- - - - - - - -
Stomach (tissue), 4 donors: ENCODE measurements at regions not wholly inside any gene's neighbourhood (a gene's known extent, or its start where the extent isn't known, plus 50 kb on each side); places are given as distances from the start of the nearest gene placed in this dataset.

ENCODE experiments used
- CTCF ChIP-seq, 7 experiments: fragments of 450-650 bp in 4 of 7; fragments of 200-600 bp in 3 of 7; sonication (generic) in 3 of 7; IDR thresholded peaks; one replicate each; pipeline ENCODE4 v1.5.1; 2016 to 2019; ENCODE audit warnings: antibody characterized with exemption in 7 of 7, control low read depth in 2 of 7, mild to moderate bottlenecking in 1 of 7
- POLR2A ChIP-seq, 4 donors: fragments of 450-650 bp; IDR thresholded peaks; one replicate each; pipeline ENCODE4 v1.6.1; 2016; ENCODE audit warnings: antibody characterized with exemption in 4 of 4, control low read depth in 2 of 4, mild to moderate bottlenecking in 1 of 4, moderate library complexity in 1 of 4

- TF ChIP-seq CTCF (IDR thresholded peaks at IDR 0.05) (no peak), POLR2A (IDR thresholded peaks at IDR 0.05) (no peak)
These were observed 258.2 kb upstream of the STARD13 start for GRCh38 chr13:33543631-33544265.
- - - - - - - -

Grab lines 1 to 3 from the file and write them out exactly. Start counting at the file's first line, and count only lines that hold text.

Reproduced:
Stomach (tissue), 4 donors: ENCODE measurements at regions not wholly inside any gene's neighbourhood (a gene's known extent, or its start where the extent isn't known, plus 50 kb on each side); places are given as distances from the start of the nearest gene placed in this dataset.

ENCODE experiments used
- CTCF ChIP-seq, 7 experiments: fragments of 450-650 bp in 4 of 7; fragments of 200-600 bp in 3 of 7; sonication (generic) in 3 of 7; IDR thresholded peaks; one replicate each; pipeline ENCODE4 v1.5.1; 2016 to 2019; ENCODE audit warnings: antibody characterized with exemption in 7 of 7, control low read depth in 2 of 7, mild to moderate bottlenecking in 1 of 7